Send Score is another free tool that will allow you to check your sender score. Realistically, you should be aiming for 80+ to ensure your emails are getting through ISP filters.
Testing your email campaigns themselves before you send them can also help improve deliverability rates by reducing the risk of getting marked as spam due to their code or content. Mail tester is a great and free way to do this, and all you have to do is send your test email to the address generated onscreen.
Authenticate your domain
Implement an SPF
A Sender Policy Framework (SPF) increases trustworthiness with email servers by allowing them to cross-reference the domain name against the associated IP address to ensure legitimacy. Not having an SPF in place can also cause your emails to get rejected.
SPF records use a DNS TXT record to determine hostnames and IP addresses that are authorised to send emails on behalf of a domain. This helps ISPs determine if a sender is legitimate or not. To set this up, you’ll need to contact your domain provider or host. You can also find out more about how to set up an SPF record here.
Setup a PTR record
PTR records are also known as reverse DNS records. Ensuring that your IP address and domain have matching reverse and forward DNS records can dramatically increase your sender score. We recommend speaking to your hosting company to see if this is already set up or something they can help you implement. You can find more information about setting up a PTR or reverse DNS record here.
DKIM and domain keys
Domain Keys Identified Mail (DKIM) prevents email spoofing by ensuring that messages aren’t altered in transit from sender to recipient by authenticating the sender with a public DKIM key listed in your domain’s DNS records. You can find out more about DKIM setup here.
Authenticate your ESP
If you’re using an Email Service Provider (ESP) such as Mailchimp, then you must ensure you’ve authenticated the ESP to send emails on your behalf. You can learn more about this here.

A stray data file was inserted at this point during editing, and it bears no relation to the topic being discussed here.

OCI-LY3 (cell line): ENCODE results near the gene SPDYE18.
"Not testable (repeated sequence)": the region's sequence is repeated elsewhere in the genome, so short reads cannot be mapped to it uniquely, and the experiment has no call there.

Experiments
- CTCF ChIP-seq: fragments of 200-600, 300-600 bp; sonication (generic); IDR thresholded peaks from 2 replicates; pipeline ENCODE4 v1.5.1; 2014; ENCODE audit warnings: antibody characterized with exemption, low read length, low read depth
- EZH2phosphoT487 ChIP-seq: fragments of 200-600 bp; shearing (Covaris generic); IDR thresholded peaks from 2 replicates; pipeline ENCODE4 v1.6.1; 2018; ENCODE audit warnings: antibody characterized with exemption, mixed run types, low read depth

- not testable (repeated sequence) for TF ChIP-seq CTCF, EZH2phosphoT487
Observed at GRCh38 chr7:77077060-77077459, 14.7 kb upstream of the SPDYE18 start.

You might also use a service such as SendGrid to send your transactional emails (automated emails sent via your website), and again you can learn more about setting this up here.
Transactional emails and spam
Transactional emails specifically refer to the messages exchanged between your website and a user. These might include order confirmation emails, checkout abandonment emails or even emails confirming a successful download or form submission. The following tactics will help you ensure these emails do not negatively impact your email deliverability.
A Website Application Firewall (WAF) will help prevent your site from unwanted traffic by adding a layer of protection between your server and HTTP traffic from the internet. For example, you might choose to exclude traffic from countries that you don’t directly serve. You can also use a WAF to prevent blacklisted IPs from reaching your site and any potentially malicious traffic. By reducing the amount of suspicious traffic that lands on your site, you can help reduce your website’s likelihood of being spammed (thus preventing spam from being sent by your email server) and, therefore, any negative repercussions to your email deliverability. Learn more about WAF security here.
ReCAPTCHA can also prevent spam from attacking your forms by preventing bot and bulk attacks. Again, it’s important to protect your site from spam, which can negatively impact email deliverability if you do fall victim. Some examples have been listed below, but you can learn more about spam prevention and recapture here.
- Honeypot – a basic contact form protection using an invisible field that a human wouldn’t complete (as they wouldn’t be able to see it), but a bot would, therefore filtering out submissions from bots.
- CAPTCHA – uses graphics to show distorted characters and asks users to type what they see.
- reCAPTCHA – similar to CAPTCHA but Google’s version, reCAPTCHA displays a checkbox or grid of images and asks users to select all those that show a particular item, i.e., traffic lights.
- Human question or simple CAPTCHAs – a question only a human could answer, i.e., what’s 3 + 2.
Email deliverability can be a tricky subject to get your head around. Hopefully, this has helped you pull together a few tactics you can use to improve your emails’ performance. Don’t forget to contact your domain provider for more authentication information too.